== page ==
You will need to take certain documents with you when you evacuate your home, including:
- Birth certificates
- Driver’s license
- Insurance policies
- Estate planning documents
Don’t wait until a disaster strikes to start looking for all of these documents. Instead, find them now and put them in a safe place so you can quickly access them if you need to leave your home in a hurry.
You may also want to scan these documents so you can save digital copies on a USB drive. This way, you will have backup copies if the original documents are destroyed before you are able to evacuate.
Plan For Everyone in the Family
Every family is different, so consider your family’s unique needs when crafting an evacuation plan. For example, if you have a pet, make sure you add supplies that they will need to survive to your emergency bag.
You should also consider members of the family who may live elsewhere for a portion of the year, such as college-aged children or members of the military. Think about how your plan may need to change depending on whether these family members are home or not.
Practice Your Plan
Make sure everyone in your family is familiar with the details of your evacuation plan. Then, test it out. Get a timer and see how long it takes your family to gather their belongings and get out of the house in accordance with your plan. The American Red Cross recommends practicing your plan twice a year to ensure everyone understands what they should be doing if a disaster strikes.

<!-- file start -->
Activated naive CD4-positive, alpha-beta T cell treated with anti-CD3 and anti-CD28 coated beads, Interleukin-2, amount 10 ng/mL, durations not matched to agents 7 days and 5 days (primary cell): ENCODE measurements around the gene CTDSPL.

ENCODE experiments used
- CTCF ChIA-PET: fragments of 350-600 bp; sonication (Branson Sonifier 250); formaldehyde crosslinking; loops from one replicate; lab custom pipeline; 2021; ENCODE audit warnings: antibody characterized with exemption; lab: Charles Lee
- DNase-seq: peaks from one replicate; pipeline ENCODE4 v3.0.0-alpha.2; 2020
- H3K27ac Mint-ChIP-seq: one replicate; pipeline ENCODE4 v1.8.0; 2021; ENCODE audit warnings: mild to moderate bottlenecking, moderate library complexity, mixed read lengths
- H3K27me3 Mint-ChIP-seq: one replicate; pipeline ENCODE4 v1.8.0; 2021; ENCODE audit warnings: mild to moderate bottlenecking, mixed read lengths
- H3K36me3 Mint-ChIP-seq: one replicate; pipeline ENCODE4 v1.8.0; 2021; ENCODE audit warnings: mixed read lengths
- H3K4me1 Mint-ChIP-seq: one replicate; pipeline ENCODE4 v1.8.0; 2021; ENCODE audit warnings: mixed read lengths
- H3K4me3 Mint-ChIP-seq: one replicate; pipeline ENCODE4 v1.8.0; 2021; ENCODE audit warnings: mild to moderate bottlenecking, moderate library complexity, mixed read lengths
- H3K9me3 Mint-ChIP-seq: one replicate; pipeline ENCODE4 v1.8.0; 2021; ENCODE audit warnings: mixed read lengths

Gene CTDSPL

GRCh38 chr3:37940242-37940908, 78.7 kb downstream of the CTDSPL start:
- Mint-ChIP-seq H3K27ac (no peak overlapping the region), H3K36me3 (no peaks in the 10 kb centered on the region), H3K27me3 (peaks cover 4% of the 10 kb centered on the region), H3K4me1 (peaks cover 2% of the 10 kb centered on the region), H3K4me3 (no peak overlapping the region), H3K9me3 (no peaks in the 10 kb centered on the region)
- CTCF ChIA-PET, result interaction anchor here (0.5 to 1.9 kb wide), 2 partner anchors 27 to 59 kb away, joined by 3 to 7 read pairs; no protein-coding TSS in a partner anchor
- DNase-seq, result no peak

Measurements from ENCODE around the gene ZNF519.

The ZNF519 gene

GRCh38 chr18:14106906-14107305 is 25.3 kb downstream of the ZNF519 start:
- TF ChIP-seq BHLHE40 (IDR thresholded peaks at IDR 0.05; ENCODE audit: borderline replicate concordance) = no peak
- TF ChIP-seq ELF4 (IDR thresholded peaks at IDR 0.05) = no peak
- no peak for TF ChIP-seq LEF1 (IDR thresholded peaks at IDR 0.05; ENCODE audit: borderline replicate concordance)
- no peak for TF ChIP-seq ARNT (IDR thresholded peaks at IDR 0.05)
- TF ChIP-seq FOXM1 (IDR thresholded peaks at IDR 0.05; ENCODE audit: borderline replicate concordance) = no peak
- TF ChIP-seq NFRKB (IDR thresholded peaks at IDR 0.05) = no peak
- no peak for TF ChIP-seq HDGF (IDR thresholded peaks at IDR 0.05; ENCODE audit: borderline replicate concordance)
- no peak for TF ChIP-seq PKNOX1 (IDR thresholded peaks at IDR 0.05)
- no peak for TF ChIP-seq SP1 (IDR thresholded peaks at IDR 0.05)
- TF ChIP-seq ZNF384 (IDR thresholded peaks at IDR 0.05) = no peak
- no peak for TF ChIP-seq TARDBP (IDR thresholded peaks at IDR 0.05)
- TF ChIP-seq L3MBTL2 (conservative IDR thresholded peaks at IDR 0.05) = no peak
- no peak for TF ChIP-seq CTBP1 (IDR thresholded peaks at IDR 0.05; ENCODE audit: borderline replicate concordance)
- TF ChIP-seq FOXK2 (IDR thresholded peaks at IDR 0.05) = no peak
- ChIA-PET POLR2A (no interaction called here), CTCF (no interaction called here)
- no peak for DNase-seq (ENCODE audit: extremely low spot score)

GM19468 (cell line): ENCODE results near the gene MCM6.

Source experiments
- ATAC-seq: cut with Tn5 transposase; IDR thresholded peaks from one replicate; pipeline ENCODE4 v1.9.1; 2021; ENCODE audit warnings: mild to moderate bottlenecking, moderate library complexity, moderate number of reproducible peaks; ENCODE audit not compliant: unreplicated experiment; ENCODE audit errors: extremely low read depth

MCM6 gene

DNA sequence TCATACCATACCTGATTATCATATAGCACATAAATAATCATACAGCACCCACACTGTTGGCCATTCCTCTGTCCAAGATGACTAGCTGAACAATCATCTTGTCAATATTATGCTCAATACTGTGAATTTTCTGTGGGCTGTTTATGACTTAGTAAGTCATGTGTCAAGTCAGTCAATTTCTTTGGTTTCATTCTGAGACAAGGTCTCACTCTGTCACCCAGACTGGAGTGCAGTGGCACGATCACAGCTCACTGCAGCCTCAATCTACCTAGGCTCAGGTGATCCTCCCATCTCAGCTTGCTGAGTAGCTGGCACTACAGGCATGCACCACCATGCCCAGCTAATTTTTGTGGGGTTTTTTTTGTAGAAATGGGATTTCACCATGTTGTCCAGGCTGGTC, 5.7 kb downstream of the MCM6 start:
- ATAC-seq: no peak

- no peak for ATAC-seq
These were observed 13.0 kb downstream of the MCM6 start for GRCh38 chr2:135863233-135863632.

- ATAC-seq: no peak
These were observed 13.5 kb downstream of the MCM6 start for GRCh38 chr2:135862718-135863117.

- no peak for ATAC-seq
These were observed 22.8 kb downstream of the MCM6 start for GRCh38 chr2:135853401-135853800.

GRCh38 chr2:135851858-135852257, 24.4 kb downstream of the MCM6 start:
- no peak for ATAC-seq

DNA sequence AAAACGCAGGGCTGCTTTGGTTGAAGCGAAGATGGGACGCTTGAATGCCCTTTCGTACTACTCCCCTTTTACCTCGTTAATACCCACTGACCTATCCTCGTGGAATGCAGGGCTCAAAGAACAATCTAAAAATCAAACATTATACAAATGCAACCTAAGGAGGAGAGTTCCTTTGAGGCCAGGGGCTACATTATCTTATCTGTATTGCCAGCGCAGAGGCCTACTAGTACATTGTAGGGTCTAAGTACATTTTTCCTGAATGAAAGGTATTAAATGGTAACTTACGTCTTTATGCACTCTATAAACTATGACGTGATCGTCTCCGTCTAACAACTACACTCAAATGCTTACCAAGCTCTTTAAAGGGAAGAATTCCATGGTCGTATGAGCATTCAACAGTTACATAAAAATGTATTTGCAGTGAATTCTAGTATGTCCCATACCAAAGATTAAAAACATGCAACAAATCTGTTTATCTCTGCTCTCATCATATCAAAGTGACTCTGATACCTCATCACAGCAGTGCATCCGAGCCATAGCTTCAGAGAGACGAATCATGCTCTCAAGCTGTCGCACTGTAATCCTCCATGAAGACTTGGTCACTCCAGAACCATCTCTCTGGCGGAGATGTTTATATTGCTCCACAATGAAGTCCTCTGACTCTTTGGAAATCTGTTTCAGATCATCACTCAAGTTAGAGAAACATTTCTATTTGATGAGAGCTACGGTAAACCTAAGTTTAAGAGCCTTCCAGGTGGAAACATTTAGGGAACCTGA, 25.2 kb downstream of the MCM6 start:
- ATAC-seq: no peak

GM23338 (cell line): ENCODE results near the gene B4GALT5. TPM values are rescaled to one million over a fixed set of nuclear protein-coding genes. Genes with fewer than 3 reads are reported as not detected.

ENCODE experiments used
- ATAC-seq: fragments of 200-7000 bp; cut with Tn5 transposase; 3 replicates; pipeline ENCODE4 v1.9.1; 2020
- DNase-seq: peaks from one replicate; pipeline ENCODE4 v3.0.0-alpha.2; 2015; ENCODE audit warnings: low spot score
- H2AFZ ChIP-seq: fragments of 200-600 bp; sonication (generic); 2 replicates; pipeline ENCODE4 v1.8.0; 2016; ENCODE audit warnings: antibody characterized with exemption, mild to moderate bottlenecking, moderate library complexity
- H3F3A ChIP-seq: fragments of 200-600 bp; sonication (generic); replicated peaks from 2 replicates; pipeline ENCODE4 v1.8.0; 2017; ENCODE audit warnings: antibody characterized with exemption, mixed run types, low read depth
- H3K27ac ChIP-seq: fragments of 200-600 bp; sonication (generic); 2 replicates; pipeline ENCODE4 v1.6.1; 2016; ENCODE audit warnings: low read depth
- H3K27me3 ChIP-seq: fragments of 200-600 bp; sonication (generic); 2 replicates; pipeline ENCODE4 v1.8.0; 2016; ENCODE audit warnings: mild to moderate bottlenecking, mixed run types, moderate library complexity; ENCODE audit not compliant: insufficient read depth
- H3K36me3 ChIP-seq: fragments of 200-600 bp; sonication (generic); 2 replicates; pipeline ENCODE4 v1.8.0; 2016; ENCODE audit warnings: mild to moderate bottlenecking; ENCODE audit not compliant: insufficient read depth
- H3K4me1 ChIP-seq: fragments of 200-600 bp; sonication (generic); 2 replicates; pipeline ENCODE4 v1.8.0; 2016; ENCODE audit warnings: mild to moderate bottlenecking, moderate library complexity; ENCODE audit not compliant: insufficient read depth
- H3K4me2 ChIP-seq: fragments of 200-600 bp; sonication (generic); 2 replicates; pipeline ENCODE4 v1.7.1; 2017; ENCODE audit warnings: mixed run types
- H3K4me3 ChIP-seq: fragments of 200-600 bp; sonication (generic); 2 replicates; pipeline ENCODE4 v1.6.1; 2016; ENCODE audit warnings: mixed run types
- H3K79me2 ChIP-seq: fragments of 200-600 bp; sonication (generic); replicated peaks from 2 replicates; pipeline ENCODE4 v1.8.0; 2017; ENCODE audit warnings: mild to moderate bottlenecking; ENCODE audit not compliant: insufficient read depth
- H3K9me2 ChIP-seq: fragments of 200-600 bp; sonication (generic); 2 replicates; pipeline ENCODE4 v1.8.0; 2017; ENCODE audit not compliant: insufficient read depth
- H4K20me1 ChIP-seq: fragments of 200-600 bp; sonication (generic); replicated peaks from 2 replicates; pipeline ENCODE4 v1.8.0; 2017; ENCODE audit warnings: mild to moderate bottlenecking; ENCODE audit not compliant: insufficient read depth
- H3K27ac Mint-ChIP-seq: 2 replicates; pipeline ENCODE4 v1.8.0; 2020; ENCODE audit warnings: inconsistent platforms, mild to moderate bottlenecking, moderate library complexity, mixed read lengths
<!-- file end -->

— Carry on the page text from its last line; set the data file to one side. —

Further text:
Following these steps will help you put together an effective and practical evacuation plan that your family can rely on in the event of an emergency.
It’s Never Too Early to Put An Evacuation Plan in Place
Natural disasters and other emergencies can strike at any time, which is why it’s so important to put an evacuation plan in place now. Sometimes, you may only have a few minutes to leave your family home. If you don’t have a plan in place, evacuating everyone in this short time span could be chaotic and dangerous. But by planning ahead, you can protect your property from damage and ensure that your loved ones are able to evacuate safely at a moment’s notice.